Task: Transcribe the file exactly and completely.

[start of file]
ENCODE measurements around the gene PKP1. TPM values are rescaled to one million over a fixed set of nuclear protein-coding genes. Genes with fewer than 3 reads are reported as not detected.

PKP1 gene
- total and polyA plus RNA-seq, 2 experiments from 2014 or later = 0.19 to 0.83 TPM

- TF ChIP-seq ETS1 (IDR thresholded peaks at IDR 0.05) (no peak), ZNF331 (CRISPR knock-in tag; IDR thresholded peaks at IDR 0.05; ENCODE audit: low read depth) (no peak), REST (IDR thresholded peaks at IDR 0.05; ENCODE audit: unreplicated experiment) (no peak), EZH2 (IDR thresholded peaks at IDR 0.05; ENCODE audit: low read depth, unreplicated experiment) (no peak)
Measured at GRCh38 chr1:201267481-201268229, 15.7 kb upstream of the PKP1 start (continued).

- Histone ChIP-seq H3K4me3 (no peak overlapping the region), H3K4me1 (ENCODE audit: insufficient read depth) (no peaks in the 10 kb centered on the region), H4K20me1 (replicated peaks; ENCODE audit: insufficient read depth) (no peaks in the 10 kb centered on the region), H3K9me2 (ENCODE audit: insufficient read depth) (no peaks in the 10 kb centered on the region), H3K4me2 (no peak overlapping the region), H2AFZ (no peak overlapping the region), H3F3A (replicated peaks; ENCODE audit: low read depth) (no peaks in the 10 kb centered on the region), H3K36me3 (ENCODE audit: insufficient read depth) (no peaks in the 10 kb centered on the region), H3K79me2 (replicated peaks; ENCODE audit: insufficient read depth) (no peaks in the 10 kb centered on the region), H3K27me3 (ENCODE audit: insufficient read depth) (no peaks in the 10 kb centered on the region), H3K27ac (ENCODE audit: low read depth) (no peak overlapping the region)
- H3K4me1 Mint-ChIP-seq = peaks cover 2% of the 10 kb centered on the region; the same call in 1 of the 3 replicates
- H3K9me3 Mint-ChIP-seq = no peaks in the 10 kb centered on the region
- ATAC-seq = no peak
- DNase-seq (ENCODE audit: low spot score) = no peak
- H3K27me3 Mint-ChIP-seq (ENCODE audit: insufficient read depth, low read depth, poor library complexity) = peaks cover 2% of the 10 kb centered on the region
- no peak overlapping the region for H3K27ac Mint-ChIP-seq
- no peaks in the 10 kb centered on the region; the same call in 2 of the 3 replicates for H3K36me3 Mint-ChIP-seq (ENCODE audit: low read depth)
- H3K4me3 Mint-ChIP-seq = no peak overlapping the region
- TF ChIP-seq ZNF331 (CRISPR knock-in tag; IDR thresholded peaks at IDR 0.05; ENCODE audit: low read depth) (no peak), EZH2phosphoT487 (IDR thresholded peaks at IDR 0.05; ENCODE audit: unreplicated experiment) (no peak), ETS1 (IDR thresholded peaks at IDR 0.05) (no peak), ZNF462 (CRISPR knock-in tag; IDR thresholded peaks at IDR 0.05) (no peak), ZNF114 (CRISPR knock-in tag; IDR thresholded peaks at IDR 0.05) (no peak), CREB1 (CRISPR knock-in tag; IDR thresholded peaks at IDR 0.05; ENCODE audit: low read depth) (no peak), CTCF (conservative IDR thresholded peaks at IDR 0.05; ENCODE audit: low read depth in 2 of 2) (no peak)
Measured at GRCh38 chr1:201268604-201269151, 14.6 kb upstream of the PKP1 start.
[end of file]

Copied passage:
ENCODE measurements around the gene PKP1. TPM values are rescaled to one million over a fixed set of nuclear protein-coding genes. Genes with fewer than 3 reads are reported as not detected.

PKP1 gene
- total and polyA plus RNA-seq, 2 experiments from 2014 or later = 0.19 to 0.83 TPM

- TF ChIP-seq ETS1 (IDR thresholded peaks at IDR 0.05) (no peak), ZNF331 (CRISPR knock-in tag; IDR thresholded peaks at IDR 0.05; ENCODE audit: low read depth) (no peak), REST (IDR thresholded peaks at IDR 0.05; ENCODE audit: unreplicated experiment) (no peak), EZH2 (IDR thresholded peaks at IDR 0.05; ENCODE audit: low read depth, unreplicated experiment) (no peak)
Measured at GRCh38 chr1:201267481-201268229, 15.7 kb upstream of the PKP1 start (continued).

- Histone ChIP-seq H3K4me3 (no peak overlapping the region), H3K4me1 (ENCODE audit: insufficient read depth) (no peaks in the 10 kb centered on the region), H4K20me1 (replicated peaks; ENCODE audit: insufficient read depth) (no peaks in the 10 kb centered on the region), H3K9me2 (ENCODE audit: insufficient read depth) (no peaks in the 10 kb centered on the region), H3K4me2 (no peak overlapping the region), H2AFZ (no peak overlapping the region), H3F3A (replicated peaks; ENCODE audit: low read depth) (no peaks in the 10 kb centered on the region), H3K36me3 (ENCODE audit: insufficient read depth) (no peaks in the 10 kb centered on the region), H3K79me2 (replicated peaks; ENCODE audit: insufficient read depth) (no peaks in the 10 kb centered on the region), H3K27me3 (ENCODE audit: insufficient read depth) (no peaks in the 10 kb centered on the region), H3K27ac (ENCODE audit: low read depth) (no peak overlapping the region)
- H3K4me1 Mint-ChIP-seq = peaks cover 2% of the 10 kb centered on the region; the same call in 1 of the 3 replicates
- H3K9me3 Mint-ChIP-seq = no peaks in the 10 kb centered on the region
- ATAC-seq = no peak
- DNase-seq (ENCODE audit: low spot score) = no peak
- H3K27me3 Mint-ChIP-seq (ENCODE audit: insufficient read depth, low read depth, poor library complexity) = peaks cover 2% of the 10 kb centered on the region
- no peak overlapping the region for H3K27ac Mint-ChIP-seq
- no peaks in the 10 kb centered on the region; the same call in 2 of the 3 replicates for H3K36me3 Mint-ChIP-seq (ENCODE audit: low read depth)
- H3K4me3 Mint-ChIP-seq = no peak overlapping the region
- TF ChIP-seq ZNF331 (CRISPR knock-in tag; IDR thresholded peaks at IDR 0.05; ENCODE audit: low read depth) (no peak), EZH2phosphoT487 (IDR thresholded peaks at IDR 0.05; ENCODE audit: unreplicated experiment) (no peak), ETS1 (IDR thresholded peaks at IDR 0.05) (no peak), ZNF462 (CRISPR knock-in tag; IDR thresholded peaks at IDR 0.05) (no peak), ZNF114 (CRISPR knock-in tag; IDR thresholded peaks at IDR 0.05) (no peak), CREB1 (CRISPR knock-in tag; IDR thresholded peaks at IDR 0.05; ENCODE audit: low read depth) (no peak), CTCF (conservative IDR thresholded peaks at IDR 0.05; ENCODE audit: low read depth in 2 of 2) (no peak)
Measured at GRCh38 chr1:201268604-201269151, 14.6 kb upstream of the PKP1 start.